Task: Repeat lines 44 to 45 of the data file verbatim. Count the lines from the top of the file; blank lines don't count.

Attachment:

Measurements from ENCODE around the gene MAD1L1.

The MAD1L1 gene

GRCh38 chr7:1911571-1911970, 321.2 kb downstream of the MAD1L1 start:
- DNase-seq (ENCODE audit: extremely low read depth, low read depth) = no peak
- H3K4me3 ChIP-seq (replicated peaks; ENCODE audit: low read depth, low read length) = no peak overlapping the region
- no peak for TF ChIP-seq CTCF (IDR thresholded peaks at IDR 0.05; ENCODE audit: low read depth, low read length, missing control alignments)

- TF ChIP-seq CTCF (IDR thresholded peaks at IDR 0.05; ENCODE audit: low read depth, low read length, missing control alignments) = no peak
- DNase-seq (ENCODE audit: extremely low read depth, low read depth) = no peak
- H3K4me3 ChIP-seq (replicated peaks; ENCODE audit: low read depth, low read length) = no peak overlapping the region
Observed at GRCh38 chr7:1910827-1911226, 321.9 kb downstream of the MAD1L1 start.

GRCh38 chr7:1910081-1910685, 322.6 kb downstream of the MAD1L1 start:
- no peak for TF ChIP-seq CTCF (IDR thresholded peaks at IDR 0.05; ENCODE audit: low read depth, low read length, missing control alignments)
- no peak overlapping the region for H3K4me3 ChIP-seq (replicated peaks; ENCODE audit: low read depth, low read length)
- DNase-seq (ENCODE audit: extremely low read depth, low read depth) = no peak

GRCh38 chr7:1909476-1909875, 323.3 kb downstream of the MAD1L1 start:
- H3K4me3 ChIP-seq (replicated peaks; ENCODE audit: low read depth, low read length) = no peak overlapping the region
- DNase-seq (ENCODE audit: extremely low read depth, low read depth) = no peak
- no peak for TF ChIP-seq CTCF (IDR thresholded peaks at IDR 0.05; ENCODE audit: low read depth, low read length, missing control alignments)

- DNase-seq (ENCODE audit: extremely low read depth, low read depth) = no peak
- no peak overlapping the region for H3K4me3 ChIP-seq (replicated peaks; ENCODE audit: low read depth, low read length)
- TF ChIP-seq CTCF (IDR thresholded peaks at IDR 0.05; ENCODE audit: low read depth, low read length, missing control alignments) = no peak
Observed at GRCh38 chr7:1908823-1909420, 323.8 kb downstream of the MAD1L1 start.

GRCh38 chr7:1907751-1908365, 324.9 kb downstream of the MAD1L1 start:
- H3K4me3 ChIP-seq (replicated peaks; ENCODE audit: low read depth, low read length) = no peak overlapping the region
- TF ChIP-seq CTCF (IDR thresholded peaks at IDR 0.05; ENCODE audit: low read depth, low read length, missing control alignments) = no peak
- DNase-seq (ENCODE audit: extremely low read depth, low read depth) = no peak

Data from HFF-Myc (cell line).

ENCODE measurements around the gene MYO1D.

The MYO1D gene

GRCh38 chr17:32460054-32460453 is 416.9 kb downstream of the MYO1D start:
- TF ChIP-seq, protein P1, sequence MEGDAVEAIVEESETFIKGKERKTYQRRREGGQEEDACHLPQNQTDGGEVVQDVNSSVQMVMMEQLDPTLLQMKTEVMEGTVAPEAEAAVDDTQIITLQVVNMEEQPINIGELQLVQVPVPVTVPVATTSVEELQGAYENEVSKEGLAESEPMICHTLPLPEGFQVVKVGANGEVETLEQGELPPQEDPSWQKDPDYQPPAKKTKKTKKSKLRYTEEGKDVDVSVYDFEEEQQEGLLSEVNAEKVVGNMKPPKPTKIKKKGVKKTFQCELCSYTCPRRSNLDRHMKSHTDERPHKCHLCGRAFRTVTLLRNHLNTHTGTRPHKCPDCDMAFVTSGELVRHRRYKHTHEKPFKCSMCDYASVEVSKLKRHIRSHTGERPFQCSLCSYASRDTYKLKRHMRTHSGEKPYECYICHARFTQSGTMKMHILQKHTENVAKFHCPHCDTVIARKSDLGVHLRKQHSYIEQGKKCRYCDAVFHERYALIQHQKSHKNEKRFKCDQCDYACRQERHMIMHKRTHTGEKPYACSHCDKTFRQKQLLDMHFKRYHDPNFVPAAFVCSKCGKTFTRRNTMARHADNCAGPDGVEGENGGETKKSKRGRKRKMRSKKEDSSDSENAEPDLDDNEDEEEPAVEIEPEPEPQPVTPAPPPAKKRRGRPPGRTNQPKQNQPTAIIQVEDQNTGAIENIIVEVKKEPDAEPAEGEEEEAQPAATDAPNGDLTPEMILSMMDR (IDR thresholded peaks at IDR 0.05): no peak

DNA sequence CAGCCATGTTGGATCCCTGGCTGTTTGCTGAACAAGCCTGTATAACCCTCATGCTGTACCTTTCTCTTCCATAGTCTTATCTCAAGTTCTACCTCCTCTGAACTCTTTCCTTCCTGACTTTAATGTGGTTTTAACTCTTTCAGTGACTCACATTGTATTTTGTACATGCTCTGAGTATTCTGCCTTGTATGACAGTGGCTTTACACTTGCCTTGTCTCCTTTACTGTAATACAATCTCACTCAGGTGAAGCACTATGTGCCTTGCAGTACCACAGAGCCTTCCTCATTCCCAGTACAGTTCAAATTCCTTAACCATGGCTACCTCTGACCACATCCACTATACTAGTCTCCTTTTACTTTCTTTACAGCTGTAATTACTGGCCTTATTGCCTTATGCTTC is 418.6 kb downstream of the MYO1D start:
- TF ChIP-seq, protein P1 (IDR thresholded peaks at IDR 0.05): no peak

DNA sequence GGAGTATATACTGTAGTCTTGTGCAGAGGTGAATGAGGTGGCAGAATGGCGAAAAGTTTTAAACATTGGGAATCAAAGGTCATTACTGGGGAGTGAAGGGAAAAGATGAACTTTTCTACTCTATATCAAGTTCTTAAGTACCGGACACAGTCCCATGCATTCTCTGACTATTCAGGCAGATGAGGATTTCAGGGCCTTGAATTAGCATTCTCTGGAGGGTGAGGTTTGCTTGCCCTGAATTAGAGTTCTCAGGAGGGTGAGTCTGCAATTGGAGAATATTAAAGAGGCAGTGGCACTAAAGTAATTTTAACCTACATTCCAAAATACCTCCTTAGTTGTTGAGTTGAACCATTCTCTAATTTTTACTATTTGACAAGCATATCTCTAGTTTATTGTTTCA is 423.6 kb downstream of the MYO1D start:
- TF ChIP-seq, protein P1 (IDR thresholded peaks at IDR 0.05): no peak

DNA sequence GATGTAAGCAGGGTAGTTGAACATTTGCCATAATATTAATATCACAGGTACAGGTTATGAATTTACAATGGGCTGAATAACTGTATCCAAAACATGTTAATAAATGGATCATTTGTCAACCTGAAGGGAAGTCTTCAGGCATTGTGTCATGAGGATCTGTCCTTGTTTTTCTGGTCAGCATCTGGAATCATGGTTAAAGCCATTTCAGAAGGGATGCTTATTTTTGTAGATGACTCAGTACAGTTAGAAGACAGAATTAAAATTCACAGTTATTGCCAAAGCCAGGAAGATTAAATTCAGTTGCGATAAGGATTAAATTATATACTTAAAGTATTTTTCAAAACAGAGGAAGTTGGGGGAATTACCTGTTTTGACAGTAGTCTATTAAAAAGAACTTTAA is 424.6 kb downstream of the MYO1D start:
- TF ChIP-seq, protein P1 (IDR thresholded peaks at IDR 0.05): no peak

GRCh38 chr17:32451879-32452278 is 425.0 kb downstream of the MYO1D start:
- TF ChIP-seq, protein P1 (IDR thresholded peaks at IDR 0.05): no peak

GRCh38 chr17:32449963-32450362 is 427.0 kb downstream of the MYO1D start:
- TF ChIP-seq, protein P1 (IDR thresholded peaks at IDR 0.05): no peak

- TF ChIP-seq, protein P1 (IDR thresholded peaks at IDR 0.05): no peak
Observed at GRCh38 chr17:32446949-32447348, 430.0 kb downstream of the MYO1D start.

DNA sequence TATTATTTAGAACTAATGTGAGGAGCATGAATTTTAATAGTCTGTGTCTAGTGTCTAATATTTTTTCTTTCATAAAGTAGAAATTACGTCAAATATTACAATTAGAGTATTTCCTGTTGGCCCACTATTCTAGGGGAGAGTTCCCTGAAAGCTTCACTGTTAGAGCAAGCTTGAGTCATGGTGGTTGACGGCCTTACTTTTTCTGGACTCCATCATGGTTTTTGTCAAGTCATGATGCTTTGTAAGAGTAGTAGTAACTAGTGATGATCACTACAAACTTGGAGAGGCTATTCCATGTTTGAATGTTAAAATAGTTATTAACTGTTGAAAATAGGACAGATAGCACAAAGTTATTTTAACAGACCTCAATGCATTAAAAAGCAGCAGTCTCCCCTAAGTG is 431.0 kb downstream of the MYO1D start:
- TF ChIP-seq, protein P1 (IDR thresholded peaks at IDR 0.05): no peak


DNA sequence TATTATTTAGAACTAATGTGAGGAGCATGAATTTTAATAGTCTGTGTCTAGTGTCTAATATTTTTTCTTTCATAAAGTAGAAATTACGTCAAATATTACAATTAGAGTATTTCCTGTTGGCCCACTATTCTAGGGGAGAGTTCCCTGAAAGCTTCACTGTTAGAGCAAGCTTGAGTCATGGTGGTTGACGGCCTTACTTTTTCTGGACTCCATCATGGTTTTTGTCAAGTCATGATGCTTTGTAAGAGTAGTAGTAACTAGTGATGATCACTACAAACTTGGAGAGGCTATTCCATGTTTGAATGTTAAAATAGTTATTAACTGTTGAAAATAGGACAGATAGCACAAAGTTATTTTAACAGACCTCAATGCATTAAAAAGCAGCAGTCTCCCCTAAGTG is 431.0 kb downstream of the MYO1D start:
- TF ChIP-seq, protein P1 (IDR thresholded peaks at IDR 0.05): no peak